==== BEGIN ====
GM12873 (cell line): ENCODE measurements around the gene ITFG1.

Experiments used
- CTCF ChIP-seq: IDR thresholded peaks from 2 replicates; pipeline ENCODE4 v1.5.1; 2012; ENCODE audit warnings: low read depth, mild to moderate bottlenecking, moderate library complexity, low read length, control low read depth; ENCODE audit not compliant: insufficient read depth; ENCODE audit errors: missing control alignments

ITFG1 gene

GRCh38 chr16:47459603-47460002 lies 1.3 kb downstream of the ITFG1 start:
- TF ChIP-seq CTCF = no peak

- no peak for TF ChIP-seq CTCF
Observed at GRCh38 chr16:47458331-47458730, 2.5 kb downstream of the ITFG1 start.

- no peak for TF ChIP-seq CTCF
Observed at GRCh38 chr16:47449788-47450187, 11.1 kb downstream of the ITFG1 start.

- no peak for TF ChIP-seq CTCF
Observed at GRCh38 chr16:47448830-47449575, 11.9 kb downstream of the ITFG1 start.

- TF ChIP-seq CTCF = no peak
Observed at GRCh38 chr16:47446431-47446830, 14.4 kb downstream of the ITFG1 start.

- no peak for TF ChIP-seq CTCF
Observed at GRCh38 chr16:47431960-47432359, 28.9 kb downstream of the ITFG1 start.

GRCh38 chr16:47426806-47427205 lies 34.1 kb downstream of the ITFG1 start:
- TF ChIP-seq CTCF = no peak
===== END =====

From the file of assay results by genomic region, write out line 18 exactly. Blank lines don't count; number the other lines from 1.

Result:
- TF ChIP-seq CTCF = no peak